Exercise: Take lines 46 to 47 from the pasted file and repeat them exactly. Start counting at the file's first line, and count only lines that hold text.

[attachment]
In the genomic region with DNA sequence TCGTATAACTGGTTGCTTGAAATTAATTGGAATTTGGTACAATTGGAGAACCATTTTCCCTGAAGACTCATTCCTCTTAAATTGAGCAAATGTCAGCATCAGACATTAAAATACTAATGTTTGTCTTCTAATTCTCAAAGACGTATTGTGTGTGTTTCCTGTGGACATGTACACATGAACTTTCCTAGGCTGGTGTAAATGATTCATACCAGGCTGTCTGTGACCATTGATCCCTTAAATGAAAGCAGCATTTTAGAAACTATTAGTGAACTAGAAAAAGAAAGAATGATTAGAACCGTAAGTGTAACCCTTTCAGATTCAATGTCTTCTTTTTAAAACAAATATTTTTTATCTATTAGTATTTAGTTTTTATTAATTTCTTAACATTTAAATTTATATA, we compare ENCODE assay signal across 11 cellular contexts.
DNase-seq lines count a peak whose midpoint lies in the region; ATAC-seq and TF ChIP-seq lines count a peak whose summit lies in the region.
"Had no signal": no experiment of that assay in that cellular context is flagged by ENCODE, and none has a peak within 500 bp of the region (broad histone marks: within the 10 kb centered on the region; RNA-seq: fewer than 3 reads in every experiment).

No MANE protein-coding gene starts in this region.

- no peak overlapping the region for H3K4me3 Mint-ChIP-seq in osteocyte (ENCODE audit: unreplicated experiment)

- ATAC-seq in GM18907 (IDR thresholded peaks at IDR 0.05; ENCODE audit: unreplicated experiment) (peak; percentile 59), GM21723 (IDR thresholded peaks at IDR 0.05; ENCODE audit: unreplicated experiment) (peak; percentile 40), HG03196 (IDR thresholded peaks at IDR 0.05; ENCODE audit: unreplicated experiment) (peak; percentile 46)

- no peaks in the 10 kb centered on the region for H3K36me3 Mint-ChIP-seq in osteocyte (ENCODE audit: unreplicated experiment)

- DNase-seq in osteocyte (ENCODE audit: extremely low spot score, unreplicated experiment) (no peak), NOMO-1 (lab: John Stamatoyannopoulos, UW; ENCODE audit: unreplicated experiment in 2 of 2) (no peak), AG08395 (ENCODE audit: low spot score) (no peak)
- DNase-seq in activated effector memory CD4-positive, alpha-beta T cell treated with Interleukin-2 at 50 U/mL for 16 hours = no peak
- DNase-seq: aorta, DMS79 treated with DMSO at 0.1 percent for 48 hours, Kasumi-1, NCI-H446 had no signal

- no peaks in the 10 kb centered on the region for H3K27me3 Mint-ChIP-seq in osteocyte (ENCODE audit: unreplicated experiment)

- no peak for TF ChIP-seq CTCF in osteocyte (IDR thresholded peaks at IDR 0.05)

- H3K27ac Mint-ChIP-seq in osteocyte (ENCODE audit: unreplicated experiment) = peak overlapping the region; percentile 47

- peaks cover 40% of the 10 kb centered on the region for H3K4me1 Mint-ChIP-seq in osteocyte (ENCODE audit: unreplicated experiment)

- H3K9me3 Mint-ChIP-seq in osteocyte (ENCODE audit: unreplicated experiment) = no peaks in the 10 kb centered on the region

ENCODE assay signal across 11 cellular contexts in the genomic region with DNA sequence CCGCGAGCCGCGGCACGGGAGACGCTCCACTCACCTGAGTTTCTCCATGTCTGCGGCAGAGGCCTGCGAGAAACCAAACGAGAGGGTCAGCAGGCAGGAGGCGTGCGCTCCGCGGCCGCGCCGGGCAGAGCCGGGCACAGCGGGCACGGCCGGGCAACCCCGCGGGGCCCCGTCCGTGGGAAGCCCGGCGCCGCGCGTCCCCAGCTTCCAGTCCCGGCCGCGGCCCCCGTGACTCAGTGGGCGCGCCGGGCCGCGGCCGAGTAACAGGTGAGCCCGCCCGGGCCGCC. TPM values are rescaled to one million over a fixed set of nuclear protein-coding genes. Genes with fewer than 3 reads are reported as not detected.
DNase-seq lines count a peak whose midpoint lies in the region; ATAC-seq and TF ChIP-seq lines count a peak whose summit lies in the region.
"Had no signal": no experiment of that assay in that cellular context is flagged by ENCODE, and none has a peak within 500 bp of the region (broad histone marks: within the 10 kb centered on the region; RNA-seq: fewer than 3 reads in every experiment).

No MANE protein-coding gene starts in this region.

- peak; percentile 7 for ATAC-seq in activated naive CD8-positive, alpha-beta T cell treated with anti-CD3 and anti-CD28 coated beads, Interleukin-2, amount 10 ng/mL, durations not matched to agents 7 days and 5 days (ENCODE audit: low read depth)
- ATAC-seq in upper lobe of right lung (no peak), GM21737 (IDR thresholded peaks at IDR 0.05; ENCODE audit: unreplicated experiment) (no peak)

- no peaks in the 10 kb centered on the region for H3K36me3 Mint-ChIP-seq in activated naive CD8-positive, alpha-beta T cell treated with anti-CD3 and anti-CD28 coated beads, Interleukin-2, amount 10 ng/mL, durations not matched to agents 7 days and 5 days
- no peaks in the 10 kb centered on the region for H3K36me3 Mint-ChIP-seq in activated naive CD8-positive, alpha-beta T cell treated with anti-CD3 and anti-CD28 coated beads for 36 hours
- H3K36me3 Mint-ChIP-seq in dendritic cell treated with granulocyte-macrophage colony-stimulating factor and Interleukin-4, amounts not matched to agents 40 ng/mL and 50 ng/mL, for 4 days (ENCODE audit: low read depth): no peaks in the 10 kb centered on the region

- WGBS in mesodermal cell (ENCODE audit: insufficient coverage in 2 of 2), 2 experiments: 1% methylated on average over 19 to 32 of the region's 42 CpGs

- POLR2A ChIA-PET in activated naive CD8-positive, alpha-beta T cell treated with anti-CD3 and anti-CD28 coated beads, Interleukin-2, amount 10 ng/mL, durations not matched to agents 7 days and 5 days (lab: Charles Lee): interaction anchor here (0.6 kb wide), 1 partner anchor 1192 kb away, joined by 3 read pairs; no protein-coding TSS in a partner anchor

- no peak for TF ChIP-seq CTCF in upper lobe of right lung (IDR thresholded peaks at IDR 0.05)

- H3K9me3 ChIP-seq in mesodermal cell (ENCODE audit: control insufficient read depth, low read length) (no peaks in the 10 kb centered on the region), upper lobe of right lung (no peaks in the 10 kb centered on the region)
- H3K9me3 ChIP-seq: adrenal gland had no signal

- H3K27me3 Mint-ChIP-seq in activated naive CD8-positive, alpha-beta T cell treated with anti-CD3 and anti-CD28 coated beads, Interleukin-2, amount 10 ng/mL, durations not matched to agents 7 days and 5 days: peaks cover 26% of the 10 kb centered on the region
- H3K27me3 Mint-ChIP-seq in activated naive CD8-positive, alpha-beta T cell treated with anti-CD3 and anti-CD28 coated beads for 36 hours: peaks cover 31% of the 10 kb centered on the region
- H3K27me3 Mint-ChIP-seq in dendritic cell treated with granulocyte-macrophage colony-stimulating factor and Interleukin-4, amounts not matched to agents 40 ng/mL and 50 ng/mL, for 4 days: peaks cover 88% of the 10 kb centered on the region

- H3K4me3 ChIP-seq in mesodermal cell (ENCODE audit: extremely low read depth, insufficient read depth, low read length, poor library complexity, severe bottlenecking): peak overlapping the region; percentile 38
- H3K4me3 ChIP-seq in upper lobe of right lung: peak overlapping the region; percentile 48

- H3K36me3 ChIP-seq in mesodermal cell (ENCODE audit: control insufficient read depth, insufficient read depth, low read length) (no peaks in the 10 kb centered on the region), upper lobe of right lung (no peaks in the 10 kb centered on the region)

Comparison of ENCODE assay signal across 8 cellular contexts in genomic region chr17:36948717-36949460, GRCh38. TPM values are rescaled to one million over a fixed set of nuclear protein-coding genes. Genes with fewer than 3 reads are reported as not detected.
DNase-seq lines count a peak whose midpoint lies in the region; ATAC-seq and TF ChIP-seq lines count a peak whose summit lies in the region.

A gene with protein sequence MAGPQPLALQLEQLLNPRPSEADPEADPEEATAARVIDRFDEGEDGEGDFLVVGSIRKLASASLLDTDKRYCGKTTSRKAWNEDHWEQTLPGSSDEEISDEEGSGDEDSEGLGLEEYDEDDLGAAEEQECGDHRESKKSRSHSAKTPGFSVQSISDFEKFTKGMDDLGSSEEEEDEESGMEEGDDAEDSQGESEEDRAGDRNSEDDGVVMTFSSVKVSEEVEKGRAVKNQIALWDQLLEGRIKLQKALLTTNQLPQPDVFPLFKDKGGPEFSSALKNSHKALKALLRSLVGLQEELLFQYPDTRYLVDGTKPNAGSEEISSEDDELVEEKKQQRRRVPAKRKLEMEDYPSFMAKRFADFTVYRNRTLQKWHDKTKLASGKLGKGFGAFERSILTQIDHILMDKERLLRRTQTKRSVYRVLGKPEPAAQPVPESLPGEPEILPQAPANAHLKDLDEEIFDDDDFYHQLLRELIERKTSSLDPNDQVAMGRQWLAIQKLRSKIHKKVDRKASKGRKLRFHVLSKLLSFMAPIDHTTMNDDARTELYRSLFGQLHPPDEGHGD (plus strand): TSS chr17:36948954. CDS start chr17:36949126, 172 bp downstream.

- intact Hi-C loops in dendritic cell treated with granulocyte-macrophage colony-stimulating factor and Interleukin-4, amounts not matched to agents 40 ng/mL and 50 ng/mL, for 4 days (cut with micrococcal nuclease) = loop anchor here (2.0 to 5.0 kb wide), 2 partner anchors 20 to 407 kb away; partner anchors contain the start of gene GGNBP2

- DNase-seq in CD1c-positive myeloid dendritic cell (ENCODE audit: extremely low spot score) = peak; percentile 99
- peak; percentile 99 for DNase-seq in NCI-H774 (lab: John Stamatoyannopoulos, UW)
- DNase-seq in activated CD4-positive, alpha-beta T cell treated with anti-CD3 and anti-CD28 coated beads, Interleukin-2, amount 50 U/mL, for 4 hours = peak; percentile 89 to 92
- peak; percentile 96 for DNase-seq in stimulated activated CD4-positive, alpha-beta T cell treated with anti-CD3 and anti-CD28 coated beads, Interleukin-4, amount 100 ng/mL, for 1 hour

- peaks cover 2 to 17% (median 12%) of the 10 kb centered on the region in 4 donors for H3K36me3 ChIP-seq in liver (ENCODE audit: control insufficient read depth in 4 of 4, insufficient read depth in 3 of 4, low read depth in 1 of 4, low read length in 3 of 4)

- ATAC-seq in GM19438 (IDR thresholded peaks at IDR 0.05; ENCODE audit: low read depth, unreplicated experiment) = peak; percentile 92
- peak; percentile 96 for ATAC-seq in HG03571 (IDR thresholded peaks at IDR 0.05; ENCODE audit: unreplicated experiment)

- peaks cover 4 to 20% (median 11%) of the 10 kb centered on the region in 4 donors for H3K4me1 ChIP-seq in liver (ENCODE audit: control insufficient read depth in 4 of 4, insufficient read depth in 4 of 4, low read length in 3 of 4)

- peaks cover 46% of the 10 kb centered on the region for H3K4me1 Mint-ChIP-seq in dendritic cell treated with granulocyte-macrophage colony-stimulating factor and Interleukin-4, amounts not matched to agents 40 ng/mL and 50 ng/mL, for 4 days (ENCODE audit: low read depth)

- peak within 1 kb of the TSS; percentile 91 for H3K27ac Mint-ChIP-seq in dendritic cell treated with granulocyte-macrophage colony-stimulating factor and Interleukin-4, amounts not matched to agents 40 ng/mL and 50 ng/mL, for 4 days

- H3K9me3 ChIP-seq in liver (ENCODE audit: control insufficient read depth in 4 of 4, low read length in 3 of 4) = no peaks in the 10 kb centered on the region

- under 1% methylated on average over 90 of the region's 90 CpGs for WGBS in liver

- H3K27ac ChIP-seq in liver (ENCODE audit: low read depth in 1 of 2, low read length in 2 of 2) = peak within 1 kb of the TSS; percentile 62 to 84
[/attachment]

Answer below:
- peak; percentile 96 for ATAC-seq in HG03571 (IDR thresholded peaks at IDR 0.05; ENCODE audit: unreplicated experiment)

- peaks cover 4 to 20% (median 11%) of the 10 kb centered on the region in 4 donors for H3K4me1 ChIP-seq in liver (ENCODE audit: control insufficient read depth in 4 of 4, insufficient read depth in 4 of 4, low read length in 3 of 4)